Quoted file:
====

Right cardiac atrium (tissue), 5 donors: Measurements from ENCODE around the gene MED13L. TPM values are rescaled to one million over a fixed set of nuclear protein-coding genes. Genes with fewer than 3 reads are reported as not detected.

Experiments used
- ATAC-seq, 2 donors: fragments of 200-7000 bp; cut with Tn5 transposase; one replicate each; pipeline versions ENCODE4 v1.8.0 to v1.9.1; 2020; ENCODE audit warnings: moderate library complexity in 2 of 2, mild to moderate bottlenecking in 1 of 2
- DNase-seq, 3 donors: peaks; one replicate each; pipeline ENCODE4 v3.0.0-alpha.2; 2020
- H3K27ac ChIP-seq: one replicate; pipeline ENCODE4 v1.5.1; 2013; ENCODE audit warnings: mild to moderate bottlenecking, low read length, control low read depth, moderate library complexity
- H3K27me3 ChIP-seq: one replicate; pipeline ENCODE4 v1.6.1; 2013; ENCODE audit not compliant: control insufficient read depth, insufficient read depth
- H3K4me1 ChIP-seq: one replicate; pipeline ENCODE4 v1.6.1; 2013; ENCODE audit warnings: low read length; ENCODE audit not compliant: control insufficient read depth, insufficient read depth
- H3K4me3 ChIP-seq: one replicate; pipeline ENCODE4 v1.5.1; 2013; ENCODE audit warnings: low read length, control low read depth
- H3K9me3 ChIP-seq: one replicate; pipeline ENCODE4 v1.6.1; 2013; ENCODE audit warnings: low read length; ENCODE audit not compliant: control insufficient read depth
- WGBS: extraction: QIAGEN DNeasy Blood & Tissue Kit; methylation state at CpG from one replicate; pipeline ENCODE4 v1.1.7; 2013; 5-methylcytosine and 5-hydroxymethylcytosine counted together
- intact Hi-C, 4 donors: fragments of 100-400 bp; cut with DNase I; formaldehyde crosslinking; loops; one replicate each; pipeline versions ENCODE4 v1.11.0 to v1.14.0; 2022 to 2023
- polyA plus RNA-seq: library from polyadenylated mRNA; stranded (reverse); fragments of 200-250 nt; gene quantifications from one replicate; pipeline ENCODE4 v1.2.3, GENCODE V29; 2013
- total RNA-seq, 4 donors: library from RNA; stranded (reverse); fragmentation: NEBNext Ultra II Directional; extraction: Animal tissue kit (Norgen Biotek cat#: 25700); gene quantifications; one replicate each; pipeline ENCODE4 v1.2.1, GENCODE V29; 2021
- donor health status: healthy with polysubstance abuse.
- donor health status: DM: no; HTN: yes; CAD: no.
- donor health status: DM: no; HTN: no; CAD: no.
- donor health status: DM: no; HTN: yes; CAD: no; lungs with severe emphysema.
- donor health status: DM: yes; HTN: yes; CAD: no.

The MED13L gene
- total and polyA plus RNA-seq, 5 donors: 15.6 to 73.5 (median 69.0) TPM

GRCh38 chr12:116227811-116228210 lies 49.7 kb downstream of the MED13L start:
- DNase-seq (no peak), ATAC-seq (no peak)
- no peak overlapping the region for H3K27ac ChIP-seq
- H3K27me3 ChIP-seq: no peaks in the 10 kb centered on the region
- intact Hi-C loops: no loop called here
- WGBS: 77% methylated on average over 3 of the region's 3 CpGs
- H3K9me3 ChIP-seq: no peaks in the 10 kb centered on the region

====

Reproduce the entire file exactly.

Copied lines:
Right cardiac atrium (tissue), 5 donors: Measurements from ENCODE around the gene MED13L. TPM values are rescaled to one million over a fixed set of nuclear protein-coding genes. Genes with fewer than 3 reads are reported as not detected.

Experiments used
- ATAC-seq, 2 donors: fragments of 200-7000 bp; cut with Tn5 transposase; one replicate each; pipeline versions ENCODE4 v1.8.0 to v1.9.1; 2020; ENCODE audit warnings: moderate library complexity in 2 of 2, mild to moderate bottlenecking in 1 of 2
- DNase-seq, 3 donors: peaks; one replicate each; pipeline ENCODE4 v3.0.0-alpha.2; 2020
- H3K27ac ChIP-seq: one replicate; pipeline ENCODE4 v1.5.1; 2013; ENCODE audit warnings: mild to moderate bottlenecking, low read length, control low read depth, moderate library complexity
- H3K27me3 ChIP-seq: one replicate; pipeline ENCODE4 v1.6.1; 2013; ENCODE audit not compliant: control insufficient read depth, insufficient read depth
- H3K4me1 ChIP-seq: one replicate; pipeline ENCODE4 v1.6.1; 2013; ENCODE audit warnings: low read length; ENCODE audit not compliant: control insufficient read depth, insufficient read depth
- H3K4me3 ChIP-seq: one replicate; pipeline ENCODE4 v1.5.1; 2013; ENCODE audit warnings: low read length, control low read depth
- H3K9me3 ChIP-seq: one replicate; pipeline ENCODE4 v1.6.1; 2013; ENCODE audit warnings: low read length; ENCODE audit not compliant: control insufficient read depth
- WGBS: extraction: QIAGEN DNeasy Blood & Tissue Kit; methylation state at CpG from one replicate; pipeline ENCODE4 v1.1.7; 2013; 5-methylcytosine and 5-hydroxymethylcytosine counted together
- intact Hi-C, 4 donors: fragments of 100-400 bp; cut with DNase I; formaldehyde crosslinking; loops; one replicate each; pipeline versions ENCODE4 v1.11.0 to v1.14.0; 2022 to 2023
- polyA plus RNA-seq: library from polyadenylated mRNA; stranded (reverse); fragments of 200-250 nt; gene quantifications from one replicate; pipeline ENCODE4 v1.2.3, GENCODE V29; 2013
- total RNA-seq, 4 donors: library from RNA; stranded (reverse); fragmentation: NEBNext Ultra II Directional; extraction: Animal tissue kit (Norgen Biotek cat#: 25700); gene quantifications; one replicate each; pipeline ENCODE4 v1.2.1, GENCODE V29; 2021
- donor health status: healthy with polysubstance abuse.
- donor health status: DM: no; HTN: yes; CAD: no.
- donor health status: DM: no; HTN: no; CAD: no.
- donor health status: DM: no; HTN: yes; CAD: no; lungs with severe emphysema.
- donor health status: DM: yes; HTN: yes; CAD: no.

The MED13L gene
- total and polyA plus RNA-seq, 5 donors: 15.6 to 73.5 (median 69.0) TPM

GRCh38 chr12:116227811-116228210 lies 49.7 kb downstream of the MED13L start:
- DNase-seq (no peak), ATAC-seq (no peak)
- no peak overlapping the region for H3K27ac ChIP-seq
- H3K27me3 ChIP-seq: no peaks in the 10 kb centered on the region
- intact Hi-C loops: no loop called here
- WGBS: 77% methylated on average over 3 of the region's 3 CpGs
- H3K9me3 ChIP-seq: no peaks in the 10 kb centered on the region